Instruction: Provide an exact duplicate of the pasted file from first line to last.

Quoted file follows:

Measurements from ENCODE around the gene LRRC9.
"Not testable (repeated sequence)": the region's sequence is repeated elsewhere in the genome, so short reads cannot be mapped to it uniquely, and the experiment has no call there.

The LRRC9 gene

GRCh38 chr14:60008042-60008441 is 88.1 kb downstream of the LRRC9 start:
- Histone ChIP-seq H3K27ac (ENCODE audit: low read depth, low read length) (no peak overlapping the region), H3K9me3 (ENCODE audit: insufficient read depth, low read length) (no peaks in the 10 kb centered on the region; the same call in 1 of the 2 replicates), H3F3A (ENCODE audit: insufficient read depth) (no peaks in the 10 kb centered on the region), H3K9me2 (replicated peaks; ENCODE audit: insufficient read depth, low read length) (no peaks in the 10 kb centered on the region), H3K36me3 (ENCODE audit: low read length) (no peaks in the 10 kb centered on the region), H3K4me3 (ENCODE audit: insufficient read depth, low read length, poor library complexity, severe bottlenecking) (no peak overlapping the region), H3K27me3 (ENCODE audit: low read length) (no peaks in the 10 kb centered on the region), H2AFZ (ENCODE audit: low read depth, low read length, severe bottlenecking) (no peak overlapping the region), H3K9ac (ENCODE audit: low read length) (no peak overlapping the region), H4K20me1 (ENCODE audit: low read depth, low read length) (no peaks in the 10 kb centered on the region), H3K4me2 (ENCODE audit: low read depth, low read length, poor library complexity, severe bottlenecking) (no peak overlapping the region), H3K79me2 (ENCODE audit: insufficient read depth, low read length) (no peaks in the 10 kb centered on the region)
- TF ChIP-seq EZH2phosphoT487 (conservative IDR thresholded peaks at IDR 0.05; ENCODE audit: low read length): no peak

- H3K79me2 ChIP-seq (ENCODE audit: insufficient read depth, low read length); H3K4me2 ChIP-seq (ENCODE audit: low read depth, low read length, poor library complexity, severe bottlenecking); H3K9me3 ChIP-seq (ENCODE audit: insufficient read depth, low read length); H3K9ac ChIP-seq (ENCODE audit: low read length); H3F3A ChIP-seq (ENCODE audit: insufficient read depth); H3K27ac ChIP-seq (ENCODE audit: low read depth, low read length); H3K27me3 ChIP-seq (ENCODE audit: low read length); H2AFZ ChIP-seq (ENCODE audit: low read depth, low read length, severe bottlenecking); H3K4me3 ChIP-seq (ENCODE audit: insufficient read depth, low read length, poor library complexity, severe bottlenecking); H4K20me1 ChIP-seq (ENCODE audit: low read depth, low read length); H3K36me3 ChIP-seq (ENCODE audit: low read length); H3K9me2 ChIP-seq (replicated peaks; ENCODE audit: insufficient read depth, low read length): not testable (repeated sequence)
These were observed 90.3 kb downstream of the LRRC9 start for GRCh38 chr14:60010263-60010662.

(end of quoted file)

Measurements from ENCODE around the gene LRRC9.
"Not testable (repeated sequence)": the region's sequence is repeated elsewhere in the genome, so short reads cannot be mapped to it uniquely, and the experiment has no call there.

The LRRC9 gene

GRCh38 chr14:60008042-60008441 is 88.1 kb downstream of the LRRC9 start:
- Histone ChIP-seq H3K27ac (ENCODE audit: low read depth, low read length) (no peak overlapping the region), H3K9me3 (ENCODE audit: insufficient read depth, low read length) (no peaks in the 10 kb centered on the region; the same call in 1 of the 2 replicates), H3F3A (ENCODE audit: insufficient read depth) (no peaks in the 10 kb centered on the region), H3K9me2 (replicated peaks; ENCODE audit: insufficient read depth, low read length) (no peaks in the 10 kb centered on the region), H3K36me3 (ENCODE audit: low read length) (no peaks in the 10 kb centered on the region), H3K4me3 (ENCODE audit: insufficient read depth, low read length, poor library complexity, severe bottlenecking) (no peak overlapping the region), H3K27me3 (ENCODE audit: low read length) (no peaks in the 10 kb centered on the region), H2AFZ (ENCODE audit: low read depth, low read length, severe bottlenecking) (no peak overlapping the region), H3K9ac (ENCODE audit: low read length) (no peak overlapping the region), H4K20me1 (ENCODE audit: low read depth, low read length) (no peaks in the 10 kb centered on the region), H3K4me2 (ENCODE audit: low read depth, low read length, poor library complexity, severe bottlenecking) (no peak overlapping the region), H3K79me2 (ENCODE audit: insufficient read depth, low read length) (no peaks in the 10 kb centered on the region)
- TF ChIP-seq EZH2phosphoT487 (conservative IDR thresholded peaks at IDR 0.05; ENCODE audit: low read length): no peak

- H3K79me2 ChIP-seq (ENCODE audit: insufficient read depth, low read length); H3K4me2 ChIP-seq (ENCODE audit: low read depth, low read length, poor library complexity, severe bottlenecking); H3K9me3 ChIP-seq (ENCODE audit: insufficient read depth, low read length); H3K9ac ChIP-seq (ENCODE audit: low read length); H3F3A ChIP-seq (ENCODE audit: insufficient read depth); H3K27ac ChIP-seq (ENCODE audit: low read depth, low read length); H3K27me3 ChIP-seq (ENCODE audit: low read length); H2AFZ ChIP-seq (ENCODE audit: low read depth, low read length, severe bottlenecking); H3K4me3 ChIP-seq (ENCODE audit: insufficient read depth, low read length, poor library complexity, severe bottlenecking); H4K20me1 ChIP-seq (ENCODE audit: low read depth, low read length); H3K36me3 ChIP-seq (ENCODE audit: low read length); H3K9me2 ChIP-seq (replicated peaks; ENCODE audit: insufficient read depth, low read length): not testable (repeated sequence)
These were observed 90.3 kb downstream of the LRRC9 start for GRCh38 chr14:60010263-60010662.